What all the outliers miss–especially with people like Steve King–is that it’s not just a matter of race. It’s about ‘the other’–ask the Norwegians and Swedes (at least the older ones) about the Dutch; or each other for that matter. Or the German Lutherans about the Catholics. Hell, I remember being told to lock the car doors when we went through the part of Omaha called the “Old Market” because that’s where all the hippies hung out. Of course, now all the head shops and cheap restaurants are gone and all the warehouses are lofts.

  34. 16) Speaking of Raksura, I have been steaming at a low boil for more than a year that there is STILL no audio version of the final book in the series, The Harbors of the Sun, which was published in **2017**. Rackafratz the rackafratzin….

  35. When we moved to Minnesota more than forty years ago, there was a joke:

    Q: What’s a mixed marriagee?

    A: A Norwegian and a Finnlander.

    Times have changed, and now St. Cloud has two good Indian restaurants. (Owned by two generations of a Kashmiri family. Our server the other day is from Nepal.) And our Greek restaurant is run by a Bangladeshi family. Then there are the halal markets. . . .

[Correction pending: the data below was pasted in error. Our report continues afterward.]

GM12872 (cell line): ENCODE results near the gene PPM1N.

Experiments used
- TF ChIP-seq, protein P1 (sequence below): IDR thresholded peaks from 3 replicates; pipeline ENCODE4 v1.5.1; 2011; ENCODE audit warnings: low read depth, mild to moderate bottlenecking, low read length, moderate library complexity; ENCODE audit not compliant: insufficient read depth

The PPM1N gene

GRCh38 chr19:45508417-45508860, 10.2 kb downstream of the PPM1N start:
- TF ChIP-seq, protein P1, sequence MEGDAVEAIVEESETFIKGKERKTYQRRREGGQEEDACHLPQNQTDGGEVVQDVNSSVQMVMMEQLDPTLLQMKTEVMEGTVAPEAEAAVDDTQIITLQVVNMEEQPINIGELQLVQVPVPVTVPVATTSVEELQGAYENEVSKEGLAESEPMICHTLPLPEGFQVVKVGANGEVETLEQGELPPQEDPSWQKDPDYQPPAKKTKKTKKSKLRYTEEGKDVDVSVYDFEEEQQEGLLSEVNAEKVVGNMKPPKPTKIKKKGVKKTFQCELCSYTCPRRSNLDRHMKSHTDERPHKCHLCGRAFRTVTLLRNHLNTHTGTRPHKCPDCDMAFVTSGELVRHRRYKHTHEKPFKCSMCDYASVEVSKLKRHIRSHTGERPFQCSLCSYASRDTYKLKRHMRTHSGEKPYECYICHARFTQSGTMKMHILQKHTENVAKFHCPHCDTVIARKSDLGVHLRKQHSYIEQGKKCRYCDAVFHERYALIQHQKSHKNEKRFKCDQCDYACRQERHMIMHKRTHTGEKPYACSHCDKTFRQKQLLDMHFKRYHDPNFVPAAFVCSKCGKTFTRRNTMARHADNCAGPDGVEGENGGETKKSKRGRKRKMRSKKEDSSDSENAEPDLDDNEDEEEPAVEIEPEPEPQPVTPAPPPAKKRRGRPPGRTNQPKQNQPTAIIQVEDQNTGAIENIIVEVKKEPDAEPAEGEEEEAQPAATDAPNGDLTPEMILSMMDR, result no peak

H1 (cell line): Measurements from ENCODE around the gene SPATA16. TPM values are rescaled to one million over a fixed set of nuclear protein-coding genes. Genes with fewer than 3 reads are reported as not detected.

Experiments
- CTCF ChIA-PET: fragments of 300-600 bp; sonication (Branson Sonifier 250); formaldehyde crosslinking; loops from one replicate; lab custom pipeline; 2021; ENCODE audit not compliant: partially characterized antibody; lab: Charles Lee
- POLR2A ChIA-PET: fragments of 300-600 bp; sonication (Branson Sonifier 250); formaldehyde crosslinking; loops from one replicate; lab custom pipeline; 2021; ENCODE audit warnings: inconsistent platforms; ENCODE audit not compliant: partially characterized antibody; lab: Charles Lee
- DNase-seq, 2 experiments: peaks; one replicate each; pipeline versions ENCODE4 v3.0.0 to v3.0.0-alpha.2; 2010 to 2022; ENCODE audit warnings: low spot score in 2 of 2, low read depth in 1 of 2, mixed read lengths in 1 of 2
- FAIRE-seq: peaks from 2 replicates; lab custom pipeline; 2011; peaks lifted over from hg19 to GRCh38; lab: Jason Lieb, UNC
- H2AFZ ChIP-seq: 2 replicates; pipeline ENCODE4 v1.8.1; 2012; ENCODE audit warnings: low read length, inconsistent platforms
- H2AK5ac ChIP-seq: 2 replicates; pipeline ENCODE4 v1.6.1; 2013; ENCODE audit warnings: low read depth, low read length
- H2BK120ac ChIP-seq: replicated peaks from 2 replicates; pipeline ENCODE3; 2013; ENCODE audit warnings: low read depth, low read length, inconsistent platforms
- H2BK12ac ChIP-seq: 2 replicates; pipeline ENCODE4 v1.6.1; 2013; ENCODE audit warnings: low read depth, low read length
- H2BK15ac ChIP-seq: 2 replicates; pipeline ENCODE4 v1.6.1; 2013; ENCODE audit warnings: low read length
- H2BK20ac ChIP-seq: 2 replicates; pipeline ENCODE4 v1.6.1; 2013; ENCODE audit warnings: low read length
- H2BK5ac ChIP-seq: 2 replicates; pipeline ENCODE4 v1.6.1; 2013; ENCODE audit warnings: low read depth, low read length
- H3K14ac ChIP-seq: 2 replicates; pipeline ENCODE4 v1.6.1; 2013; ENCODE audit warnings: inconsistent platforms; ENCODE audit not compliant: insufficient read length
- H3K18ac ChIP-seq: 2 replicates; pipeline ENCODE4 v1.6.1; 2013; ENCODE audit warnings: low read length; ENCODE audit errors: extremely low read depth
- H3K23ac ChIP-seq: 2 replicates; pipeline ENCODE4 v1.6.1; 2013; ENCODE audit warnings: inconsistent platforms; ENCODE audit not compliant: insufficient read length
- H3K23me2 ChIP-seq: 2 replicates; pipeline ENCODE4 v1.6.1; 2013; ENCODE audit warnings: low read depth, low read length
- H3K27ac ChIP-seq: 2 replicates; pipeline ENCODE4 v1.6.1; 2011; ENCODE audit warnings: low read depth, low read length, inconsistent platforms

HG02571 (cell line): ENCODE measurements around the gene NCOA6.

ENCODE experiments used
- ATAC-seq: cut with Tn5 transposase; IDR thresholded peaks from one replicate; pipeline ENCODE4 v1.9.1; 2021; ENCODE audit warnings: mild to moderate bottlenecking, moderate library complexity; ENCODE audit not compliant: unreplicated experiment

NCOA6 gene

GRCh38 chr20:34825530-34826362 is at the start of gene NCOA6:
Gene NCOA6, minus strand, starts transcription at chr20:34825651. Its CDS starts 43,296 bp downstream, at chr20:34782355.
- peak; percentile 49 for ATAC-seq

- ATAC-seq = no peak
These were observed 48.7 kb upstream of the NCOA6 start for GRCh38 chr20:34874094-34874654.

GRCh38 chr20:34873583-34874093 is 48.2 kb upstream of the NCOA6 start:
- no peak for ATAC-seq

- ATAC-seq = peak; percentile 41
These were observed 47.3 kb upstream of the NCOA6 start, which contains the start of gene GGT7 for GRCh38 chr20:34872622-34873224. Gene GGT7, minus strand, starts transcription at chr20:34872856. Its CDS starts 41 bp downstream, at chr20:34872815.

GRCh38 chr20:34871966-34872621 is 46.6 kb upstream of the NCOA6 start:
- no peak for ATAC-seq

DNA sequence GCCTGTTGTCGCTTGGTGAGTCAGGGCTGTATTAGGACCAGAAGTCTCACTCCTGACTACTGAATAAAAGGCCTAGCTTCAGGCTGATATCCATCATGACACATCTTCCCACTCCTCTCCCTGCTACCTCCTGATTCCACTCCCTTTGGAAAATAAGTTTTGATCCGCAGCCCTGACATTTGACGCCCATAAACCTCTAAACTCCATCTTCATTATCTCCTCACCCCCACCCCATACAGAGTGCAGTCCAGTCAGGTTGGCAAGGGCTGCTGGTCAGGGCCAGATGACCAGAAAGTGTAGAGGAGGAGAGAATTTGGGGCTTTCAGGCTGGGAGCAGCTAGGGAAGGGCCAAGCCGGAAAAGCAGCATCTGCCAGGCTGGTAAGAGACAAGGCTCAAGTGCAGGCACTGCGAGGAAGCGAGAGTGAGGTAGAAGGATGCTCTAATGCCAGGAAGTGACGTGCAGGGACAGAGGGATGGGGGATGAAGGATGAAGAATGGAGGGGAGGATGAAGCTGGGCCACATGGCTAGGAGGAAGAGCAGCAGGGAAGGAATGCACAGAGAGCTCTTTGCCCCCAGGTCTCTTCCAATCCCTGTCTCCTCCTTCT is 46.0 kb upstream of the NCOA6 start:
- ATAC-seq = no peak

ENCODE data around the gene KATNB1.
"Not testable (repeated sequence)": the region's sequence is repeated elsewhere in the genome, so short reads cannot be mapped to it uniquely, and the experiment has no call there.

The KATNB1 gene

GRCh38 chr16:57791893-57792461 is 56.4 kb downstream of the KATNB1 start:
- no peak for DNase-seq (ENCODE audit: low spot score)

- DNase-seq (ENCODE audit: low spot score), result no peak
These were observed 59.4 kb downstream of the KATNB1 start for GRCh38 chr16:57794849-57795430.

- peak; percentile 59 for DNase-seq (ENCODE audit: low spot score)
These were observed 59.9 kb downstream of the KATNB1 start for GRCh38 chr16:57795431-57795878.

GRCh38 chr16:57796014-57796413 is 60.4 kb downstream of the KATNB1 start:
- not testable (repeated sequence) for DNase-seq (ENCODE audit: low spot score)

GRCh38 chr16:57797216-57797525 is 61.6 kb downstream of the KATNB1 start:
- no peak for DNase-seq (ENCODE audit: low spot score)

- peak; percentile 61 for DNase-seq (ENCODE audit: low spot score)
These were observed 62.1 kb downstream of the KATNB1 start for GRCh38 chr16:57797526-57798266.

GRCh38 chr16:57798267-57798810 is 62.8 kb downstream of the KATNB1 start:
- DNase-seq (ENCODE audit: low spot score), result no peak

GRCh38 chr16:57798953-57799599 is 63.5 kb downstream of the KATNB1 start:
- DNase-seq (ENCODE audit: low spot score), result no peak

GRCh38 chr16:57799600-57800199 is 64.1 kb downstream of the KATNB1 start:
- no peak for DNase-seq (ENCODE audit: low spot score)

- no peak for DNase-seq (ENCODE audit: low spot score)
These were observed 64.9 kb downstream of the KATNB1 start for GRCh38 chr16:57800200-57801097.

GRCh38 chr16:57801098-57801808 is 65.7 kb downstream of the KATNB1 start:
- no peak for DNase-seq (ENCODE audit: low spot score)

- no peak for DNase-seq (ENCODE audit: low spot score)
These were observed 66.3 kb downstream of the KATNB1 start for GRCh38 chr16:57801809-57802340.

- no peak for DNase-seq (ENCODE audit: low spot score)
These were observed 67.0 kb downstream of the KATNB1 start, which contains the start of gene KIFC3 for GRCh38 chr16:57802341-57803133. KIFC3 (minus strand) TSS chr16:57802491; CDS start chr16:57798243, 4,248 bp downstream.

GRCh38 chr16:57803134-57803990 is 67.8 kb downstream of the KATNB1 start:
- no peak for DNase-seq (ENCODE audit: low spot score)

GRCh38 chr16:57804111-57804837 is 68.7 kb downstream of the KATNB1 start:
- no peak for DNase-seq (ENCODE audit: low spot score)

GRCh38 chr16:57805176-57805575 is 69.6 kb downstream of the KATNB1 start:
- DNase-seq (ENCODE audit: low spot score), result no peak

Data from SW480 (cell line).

It ain’t utopia yet, but it ain’t bad.

  36. (8) Keith Laumer’s “Night of the Trolls” is one of my five favorite SF short fiction. And it still holds up fairly well, decades after it was written.

  37. Russell Letson notes Times have changed, and now St. Cloud has two good Indian restaurants. (Owned by two generations of a Kashmiri family. Our server the other day is from Nepal.) And our Greek restaurant is run by a Bangladeshi family. Then there are the halal markets.

    The Indian restaurant scene in this city is infamous for cycling through ownership by Nepalese, Tamil, Bangladeshi and pretty much every other Indian subcontinent culture you can think of. One such restaurant had three such changes in ownership in a two year period with only the spicing changing. The Nepalese spicing was best.

  38. @khitty hawk (re Trail of Lightning) as I remember

    1) Znttvr xabjf Xnv urnyf dhvpxyl sebz frevbhf vawhevrf, ur obnfgrq nobhg orvat vaqrfgehpgvoyr naq gur dhrfgvba fur nfxrq uvz whfg orsber fur fubg uvz pbasvezrq vg, V guvax. V qba’g erzrzore na rkcynangvba bs jung unccrarq gb Gnu, V qba’g guvax uvf qrngu jnf cebcreyl pbasvezrq,